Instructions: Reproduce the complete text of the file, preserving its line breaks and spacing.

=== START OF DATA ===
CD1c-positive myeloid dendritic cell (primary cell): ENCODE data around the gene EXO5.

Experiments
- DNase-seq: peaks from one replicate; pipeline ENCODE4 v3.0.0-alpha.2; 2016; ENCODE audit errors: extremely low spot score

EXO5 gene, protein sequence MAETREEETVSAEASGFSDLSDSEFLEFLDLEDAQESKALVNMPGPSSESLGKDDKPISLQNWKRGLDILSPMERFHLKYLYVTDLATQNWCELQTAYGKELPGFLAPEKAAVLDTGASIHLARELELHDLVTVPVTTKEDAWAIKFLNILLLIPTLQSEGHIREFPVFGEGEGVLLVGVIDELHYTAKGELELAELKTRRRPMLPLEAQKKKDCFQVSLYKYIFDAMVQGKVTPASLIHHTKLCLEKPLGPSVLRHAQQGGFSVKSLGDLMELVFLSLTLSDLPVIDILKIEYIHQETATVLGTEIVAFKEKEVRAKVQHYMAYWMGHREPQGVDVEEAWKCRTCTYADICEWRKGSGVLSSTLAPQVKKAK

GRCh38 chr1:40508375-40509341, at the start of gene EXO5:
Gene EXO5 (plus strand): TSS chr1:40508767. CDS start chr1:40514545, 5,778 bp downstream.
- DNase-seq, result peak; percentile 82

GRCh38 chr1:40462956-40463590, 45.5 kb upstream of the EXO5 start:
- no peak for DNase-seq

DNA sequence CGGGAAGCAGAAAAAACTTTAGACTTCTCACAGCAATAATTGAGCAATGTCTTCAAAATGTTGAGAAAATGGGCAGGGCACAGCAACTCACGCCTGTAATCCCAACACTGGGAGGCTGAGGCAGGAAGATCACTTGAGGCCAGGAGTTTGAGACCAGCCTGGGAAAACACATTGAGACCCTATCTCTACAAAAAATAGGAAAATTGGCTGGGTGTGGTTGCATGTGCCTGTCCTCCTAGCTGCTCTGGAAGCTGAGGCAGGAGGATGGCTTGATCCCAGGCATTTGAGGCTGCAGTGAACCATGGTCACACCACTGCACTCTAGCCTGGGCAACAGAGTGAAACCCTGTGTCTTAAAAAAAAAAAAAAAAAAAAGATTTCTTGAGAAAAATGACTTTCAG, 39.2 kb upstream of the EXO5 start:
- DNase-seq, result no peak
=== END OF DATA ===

CD1c-positive myeloid dendritic cell (primary cell): ENCODE data around the gene EXO5.

Experiments
- DNase-seq: peaks from one replicate; pipeline ENCODE4 v3.0.0-alpha.2; 2016; ENCODE audit errors: extremely low spot score

EXO5 gene, protein sequence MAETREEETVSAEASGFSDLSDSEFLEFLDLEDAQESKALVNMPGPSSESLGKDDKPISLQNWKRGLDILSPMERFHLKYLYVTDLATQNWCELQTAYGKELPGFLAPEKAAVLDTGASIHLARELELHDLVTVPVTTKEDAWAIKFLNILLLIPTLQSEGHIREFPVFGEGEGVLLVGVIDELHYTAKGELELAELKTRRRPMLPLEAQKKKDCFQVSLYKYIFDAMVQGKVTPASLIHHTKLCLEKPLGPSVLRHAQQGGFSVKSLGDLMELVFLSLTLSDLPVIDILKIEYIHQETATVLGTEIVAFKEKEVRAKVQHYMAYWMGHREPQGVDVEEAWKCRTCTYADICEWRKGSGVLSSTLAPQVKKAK

GRCh38 chr1:40508375-40509341, at the start of gene EXO5:
Gene EXO5 (plus strand): TSS chr1:40508767. CDS start chr1:40514545, 5,778 bp downstream.
- DNase-seq, result peak; percentile 82

GRCh38 chr1:40462956-40463590, 45.5 kb upstream of the EXO5 start:
- no peak for DNase-seq

DNA sequence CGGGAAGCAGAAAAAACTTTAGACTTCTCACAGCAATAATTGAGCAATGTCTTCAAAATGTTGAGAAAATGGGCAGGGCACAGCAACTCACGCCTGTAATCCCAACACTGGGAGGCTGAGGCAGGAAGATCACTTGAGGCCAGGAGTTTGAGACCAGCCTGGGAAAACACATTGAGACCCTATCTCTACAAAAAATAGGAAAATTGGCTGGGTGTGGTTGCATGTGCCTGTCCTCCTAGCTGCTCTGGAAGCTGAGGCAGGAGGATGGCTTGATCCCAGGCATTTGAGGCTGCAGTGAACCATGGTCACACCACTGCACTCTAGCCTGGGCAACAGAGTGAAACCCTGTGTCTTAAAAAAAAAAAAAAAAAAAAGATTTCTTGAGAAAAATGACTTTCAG, 39.2 kb upstream of the EXO5 start:
- DNase-seq, result no peak